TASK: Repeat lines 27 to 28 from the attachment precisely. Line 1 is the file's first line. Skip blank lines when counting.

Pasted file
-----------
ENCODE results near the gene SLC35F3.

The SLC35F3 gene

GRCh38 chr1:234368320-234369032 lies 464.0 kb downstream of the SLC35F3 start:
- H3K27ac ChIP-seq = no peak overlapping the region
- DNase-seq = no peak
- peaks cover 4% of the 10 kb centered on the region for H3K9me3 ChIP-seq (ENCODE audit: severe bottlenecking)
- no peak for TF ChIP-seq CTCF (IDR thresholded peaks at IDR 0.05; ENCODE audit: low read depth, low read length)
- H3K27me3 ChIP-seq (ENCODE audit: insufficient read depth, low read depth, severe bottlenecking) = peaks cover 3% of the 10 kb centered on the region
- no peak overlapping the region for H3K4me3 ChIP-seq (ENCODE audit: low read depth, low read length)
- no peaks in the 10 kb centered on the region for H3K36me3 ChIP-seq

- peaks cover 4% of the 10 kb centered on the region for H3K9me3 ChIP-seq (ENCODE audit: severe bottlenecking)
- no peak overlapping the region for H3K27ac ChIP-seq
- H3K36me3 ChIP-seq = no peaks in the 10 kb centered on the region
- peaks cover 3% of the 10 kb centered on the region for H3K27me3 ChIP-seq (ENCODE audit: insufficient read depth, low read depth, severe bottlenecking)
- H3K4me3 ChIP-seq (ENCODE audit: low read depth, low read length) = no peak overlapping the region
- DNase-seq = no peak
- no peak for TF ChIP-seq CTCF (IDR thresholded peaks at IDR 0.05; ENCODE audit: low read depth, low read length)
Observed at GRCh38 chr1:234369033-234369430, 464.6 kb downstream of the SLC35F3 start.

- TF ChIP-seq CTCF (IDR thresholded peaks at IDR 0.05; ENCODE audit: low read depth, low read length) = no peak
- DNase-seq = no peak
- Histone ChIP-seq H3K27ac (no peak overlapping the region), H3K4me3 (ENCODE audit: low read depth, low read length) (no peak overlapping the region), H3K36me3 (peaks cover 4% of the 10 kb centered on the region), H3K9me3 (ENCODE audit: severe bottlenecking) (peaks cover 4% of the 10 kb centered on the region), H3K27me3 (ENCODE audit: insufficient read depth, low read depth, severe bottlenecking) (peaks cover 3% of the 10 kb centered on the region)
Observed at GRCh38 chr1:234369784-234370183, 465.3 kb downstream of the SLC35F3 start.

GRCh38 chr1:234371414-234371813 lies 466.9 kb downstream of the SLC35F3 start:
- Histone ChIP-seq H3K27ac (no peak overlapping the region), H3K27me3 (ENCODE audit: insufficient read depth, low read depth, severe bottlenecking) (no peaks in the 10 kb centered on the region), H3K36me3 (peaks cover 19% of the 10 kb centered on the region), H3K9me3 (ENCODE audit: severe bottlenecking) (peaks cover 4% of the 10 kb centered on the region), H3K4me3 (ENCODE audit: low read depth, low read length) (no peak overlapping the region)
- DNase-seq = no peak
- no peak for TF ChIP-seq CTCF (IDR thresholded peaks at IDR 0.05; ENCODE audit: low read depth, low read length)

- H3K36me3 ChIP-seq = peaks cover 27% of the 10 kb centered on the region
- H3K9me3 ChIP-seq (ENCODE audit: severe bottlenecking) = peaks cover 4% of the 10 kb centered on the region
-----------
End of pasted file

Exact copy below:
- H3K36me3 ChIP-seq = peaks cover 27% of the 10 kb centered on the region
- H3K9me3 ChIP-seq (ENCODE audit: severe bottlenecking) = peaks cover 4% of the 10 kb centered on the region